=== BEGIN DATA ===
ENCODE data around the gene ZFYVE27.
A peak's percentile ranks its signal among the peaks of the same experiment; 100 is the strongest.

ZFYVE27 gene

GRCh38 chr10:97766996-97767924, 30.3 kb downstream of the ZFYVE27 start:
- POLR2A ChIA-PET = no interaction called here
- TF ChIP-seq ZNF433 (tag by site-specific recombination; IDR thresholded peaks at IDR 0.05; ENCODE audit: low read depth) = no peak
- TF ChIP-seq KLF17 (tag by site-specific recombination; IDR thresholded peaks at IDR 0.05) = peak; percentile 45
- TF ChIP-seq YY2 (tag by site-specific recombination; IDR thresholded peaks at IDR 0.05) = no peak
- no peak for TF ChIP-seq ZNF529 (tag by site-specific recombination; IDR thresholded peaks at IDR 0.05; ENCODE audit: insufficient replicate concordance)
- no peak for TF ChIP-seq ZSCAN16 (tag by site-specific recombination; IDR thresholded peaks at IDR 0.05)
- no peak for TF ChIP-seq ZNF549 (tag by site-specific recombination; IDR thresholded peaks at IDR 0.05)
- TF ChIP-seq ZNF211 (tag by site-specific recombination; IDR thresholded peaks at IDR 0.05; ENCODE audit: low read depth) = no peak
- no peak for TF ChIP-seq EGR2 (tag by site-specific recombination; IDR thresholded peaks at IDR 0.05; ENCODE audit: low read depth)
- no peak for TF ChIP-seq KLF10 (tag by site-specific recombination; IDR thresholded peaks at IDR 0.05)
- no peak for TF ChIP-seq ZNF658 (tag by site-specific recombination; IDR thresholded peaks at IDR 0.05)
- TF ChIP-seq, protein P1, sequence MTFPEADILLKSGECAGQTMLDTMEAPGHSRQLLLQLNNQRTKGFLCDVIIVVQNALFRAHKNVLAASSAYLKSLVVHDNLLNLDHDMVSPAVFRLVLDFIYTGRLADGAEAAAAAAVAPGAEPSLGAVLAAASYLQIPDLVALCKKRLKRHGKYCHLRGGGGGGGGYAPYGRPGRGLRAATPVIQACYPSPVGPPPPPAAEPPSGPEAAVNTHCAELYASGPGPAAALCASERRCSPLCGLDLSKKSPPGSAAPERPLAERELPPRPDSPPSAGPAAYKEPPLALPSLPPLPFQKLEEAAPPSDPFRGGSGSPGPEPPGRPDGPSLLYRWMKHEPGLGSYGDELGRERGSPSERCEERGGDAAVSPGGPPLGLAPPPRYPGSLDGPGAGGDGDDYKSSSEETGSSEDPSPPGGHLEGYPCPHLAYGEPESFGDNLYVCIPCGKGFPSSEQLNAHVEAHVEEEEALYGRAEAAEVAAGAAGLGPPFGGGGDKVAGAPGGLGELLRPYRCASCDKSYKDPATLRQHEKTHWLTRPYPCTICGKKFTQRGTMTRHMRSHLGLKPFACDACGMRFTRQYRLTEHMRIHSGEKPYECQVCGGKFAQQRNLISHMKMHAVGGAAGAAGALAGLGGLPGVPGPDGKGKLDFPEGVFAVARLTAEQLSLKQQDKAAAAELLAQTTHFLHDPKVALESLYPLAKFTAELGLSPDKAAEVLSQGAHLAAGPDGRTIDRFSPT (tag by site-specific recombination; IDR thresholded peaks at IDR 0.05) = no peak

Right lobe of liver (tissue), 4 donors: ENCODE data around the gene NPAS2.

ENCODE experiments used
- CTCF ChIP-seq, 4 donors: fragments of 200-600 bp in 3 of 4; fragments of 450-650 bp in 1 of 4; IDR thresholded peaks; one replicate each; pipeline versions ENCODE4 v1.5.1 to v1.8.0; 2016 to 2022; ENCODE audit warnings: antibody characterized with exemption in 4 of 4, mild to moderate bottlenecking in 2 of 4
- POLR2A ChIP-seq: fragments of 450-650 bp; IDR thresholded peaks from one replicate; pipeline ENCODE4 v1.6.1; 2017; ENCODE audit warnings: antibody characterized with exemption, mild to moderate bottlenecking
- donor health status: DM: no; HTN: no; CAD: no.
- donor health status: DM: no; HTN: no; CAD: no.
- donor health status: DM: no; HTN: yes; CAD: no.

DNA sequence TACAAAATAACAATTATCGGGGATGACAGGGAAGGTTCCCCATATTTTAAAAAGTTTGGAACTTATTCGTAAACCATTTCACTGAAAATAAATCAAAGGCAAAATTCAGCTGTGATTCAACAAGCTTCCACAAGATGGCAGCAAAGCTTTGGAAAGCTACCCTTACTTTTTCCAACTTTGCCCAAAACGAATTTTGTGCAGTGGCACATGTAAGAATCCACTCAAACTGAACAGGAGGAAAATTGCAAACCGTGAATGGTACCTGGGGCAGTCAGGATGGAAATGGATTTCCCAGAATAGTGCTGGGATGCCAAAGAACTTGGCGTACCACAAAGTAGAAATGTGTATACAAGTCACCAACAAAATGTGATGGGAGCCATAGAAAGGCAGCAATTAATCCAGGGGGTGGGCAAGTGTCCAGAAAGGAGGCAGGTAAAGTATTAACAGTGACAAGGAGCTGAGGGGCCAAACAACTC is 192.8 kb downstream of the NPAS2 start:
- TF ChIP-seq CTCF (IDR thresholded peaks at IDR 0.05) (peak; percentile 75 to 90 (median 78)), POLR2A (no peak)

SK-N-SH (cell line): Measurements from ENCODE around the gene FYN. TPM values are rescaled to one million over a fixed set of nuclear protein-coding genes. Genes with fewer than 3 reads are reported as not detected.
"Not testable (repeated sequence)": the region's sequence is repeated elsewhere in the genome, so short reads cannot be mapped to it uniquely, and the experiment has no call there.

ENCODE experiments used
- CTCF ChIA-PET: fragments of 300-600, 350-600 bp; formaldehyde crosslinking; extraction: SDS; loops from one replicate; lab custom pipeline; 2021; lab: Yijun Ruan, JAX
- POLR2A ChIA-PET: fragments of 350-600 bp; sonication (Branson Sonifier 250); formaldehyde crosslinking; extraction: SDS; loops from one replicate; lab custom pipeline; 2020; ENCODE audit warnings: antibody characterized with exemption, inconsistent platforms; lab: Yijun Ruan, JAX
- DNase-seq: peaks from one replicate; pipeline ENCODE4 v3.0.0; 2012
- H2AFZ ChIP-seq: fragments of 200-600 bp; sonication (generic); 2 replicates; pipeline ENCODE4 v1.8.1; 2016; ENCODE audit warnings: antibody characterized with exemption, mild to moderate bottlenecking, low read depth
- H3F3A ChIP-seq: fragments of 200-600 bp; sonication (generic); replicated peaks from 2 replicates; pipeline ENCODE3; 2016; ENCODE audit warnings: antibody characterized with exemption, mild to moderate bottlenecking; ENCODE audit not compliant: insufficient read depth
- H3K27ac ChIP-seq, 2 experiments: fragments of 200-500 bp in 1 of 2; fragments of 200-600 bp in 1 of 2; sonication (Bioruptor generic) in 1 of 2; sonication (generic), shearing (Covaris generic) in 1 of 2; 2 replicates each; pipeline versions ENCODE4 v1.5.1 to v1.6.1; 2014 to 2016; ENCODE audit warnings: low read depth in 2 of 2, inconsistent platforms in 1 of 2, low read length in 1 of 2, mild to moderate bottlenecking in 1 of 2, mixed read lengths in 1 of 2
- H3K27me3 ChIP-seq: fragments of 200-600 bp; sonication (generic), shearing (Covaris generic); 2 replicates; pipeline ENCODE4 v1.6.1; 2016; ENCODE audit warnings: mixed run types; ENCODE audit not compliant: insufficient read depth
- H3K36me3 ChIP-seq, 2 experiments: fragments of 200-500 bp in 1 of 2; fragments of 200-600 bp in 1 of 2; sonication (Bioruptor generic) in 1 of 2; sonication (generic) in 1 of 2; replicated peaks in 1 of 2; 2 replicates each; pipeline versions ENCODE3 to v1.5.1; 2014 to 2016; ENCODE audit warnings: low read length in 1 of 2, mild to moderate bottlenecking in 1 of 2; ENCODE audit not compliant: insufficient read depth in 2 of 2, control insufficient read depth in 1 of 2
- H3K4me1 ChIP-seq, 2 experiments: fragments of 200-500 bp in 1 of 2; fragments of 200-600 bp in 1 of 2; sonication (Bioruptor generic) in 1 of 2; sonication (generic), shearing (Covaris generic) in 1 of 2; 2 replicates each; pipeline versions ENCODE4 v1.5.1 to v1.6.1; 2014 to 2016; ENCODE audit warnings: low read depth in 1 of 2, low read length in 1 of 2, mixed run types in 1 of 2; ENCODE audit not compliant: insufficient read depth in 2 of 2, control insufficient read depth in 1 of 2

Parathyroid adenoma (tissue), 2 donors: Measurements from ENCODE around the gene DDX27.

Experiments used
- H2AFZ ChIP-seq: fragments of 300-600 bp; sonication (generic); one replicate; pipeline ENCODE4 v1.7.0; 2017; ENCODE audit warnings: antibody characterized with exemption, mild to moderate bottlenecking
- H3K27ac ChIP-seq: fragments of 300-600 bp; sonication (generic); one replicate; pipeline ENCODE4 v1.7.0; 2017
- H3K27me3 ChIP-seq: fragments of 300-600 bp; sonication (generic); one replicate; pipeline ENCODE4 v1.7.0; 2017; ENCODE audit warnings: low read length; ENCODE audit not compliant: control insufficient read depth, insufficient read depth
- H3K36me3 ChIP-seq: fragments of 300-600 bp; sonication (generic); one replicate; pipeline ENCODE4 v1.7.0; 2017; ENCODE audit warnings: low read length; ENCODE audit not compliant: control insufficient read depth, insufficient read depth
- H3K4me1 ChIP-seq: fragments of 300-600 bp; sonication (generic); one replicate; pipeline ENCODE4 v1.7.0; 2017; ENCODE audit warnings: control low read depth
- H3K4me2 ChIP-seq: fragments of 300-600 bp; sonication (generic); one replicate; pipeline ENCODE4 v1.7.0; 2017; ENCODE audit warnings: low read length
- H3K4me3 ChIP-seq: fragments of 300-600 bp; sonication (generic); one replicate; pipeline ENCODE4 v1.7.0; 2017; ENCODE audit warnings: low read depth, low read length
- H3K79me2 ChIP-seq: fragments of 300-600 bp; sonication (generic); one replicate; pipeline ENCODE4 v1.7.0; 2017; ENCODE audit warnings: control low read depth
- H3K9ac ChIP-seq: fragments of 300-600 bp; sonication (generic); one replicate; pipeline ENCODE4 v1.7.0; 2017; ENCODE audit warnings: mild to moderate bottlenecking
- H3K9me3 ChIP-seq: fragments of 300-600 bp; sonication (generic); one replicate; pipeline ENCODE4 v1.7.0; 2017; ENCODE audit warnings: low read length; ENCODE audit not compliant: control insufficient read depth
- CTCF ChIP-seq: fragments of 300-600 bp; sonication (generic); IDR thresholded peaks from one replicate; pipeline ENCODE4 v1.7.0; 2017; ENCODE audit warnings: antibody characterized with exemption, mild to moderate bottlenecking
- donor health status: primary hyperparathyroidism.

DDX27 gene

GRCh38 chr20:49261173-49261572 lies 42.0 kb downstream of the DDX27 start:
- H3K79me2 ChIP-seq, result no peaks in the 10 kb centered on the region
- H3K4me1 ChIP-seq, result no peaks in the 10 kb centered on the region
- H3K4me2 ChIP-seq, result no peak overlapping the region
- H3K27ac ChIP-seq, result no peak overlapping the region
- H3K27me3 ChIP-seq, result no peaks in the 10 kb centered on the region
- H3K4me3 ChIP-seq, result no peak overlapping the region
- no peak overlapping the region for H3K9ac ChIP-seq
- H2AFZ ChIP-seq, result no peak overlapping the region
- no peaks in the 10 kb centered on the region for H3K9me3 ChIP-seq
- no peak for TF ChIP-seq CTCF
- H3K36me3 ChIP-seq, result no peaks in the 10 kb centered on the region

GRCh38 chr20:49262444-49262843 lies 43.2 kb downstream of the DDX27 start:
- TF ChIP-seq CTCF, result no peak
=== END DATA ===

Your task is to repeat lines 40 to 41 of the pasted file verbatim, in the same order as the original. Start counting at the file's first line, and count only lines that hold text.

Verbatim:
- H2AFZ ChIP-seq: fragments of 300-600 bp; sonication (generic); one replicate; pipeline ENCODE4 v1.7.0; 2017; ENCODE audit warnings: antibody characterized with exemption, mild to moderate bottlenecking
- H3K27ac ChIP-seq: fragments of 300-600 bp; sonication (generic); one replicate; pipeline ENCODE4 v1.7.0; 2017